One of the best features of Windows XP is Computer Management tool, which allows you to control several aspects of the system from one location. The tool makes administration of the computer easy as you get all the services, applications, disk tools, and user and group administration under one umbrella. There are three main sections under Computer Management: System Tools, Storage, and Services & Applications. We will look at those areas that we can use in our day-to-day work.
How To Access Computer Management
Right-click on My Computer and choose ‘Manage’. This will open a new window titled ‘Computer Management’. The left pane displays the sections, as we’ve mentioned, in a tree format. Clicking on each feature will show the corresponding details in the right pane.
Using System Tools
The System Tools section has everything to do with monitoring your system, right from users and groups to shared folders and the device manager. ‘Shared Folders’ displays Shares, Sessions and Open Files.
‘Shares’ will display your network shared folders and also the Windows created share folder for remote access by the Administrator. To disable sharing of any folder listed here, open the folder location and right-click it, select ‘Sharing and Security’ and uncheck ‘Share this folder’.
‘Sessions’ displays the users connected to your machine; it also displays information such as the type of user (whether guest or administrator), computer name, number of files opened, connected time, and idle time. If you see unexpected user(s) connected to your computer, you can check under ‘Open Files’ to know exactly what folder and file is in use by that user. In ‘Open Files’, you (as Administrator) can remove access to any files that are in use, while ‘Sessions’ allows you to disconnect the other user altogether.
‘Local Users and Groups’ displays system users and user groups on your machine. You can use it to add users and specific groups. The user accounts can be effectively controlled from here – you can disable an account, set/reset passwords, and also force a user to change his password at login. This tool is handy for a machine that is used by more than one person.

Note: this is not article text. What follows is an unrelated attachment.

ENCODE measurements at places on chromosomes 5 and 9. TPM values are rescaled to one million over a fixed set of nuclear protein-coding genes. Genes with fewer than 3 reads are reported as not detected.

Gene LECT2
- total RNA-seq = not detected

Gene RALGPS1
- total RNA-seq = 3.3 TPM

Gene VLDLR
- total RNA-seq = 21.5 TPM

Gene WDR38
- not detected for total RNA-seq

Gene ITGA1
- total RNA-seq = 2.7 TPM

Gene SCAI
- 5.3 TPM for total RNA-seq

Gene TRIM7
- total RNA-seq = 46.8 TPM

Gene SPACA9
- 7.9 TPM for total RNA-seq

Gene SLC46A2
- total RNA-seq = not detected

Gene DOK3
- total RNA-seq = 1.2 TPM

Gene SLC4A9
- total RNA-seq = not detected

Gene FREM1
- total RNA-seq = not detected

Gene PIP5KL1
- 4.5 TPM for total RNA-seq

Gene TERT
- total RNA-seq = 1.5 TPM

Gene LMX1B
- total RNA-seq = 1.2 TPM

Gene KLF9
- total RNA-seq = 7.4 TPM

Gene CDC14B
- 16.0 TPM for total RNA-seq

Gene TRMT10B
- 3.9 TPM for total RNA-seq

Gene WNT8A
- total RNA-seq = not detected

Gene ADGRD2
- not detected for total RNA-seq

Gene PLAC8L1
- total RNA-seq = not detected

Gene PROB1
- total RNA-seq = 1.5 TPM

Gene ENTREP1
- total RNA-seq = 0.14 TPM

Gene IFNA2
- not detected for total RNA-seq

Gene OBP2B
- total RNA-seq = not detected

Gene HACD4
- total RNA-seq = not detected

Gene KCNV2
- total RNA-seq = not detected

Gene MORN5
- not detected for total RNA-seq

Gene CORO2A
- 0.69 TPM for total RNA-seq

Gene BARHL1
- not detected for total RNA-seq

The Storage Section
This section contains the two most important tools – Disk Defragmenter and Disk Management. To use the Disk Defragmenter, choose Disk Defragmenter from the console tree and select a drive from those listed on the right pane. Clicking ‘Analyze’ will give you an idea whether or not to proceed with the defragmentation process. In the dialog box that appears, click on ‘Defragment’ to start the process. This process will take some time depending on the system and the size of the partition being defragmented.
Creating partitions and formatting them has become remarkably easy with the inclusion of Disk Manager. It displays all the drives, even CD/DVD ROMs and writers. This tool is designed to help a user create a partition on a hard disk without having to run any commands or use a start-up disk. Since Windows XP is already installed, your hard disk would already have one partition.
If the entire hard disk space is used as a single partition, then the tool is helpless, as you are not permitted to split, delete or format a partition that contains the Windows OS. Those who have used only a portion of the disk for the XP installation can use this tool to create more partitions (FAT32 or NTFS) on
their drive, and assign different drive letters and volume labels to them.
To create a partition, right-click on the unpartitioned space and select ‘New Partition’. Thereafter, choose the type of partition (primary, extended or logical) you want to create. In the following screen, give the size of the partition in MB, a Volume Label, and the type of file system FAT32 or NTFS). You can choose
Quick Format’ to save time. As opposed to ‘Format’, ‘Quick Format’ doesn’t scan the disk for bad sectors. If you want to check the disk for bad sectors after installation is complete, open a command prompt and type in “chkdsk /R” to start the check disk utility.
Services And Applications
Services are processes run by an OS; some services are necessary for the functioning of the system, and some are optional. The ‘Services and Applications’ section lists all the services and applications in Windows XP, and also tells you the status of the service/process. The section also gives a description of each of the listed services.
Any service can be stopped, started or restarted. For example, the Messenger – which can be used to send messages to a workgroup/computer/domain in a network) is normally in the ‘Stopped’ state; you can start this service if you want to allow network users to send and receive messages. This can be done by right-clicking on the service name and then selecting the appropriate option out of ‘Stop’, ‘Start’, ‘Restart’, ‘Pause’ and ‘Resume’.
We’ve covered the basic tools that help you ‘govern’ your computer. Computer Management also includes Event Logging, which keeps a record of all software and user activity. This function is meant for administrators, especially those who deal with server-client machines.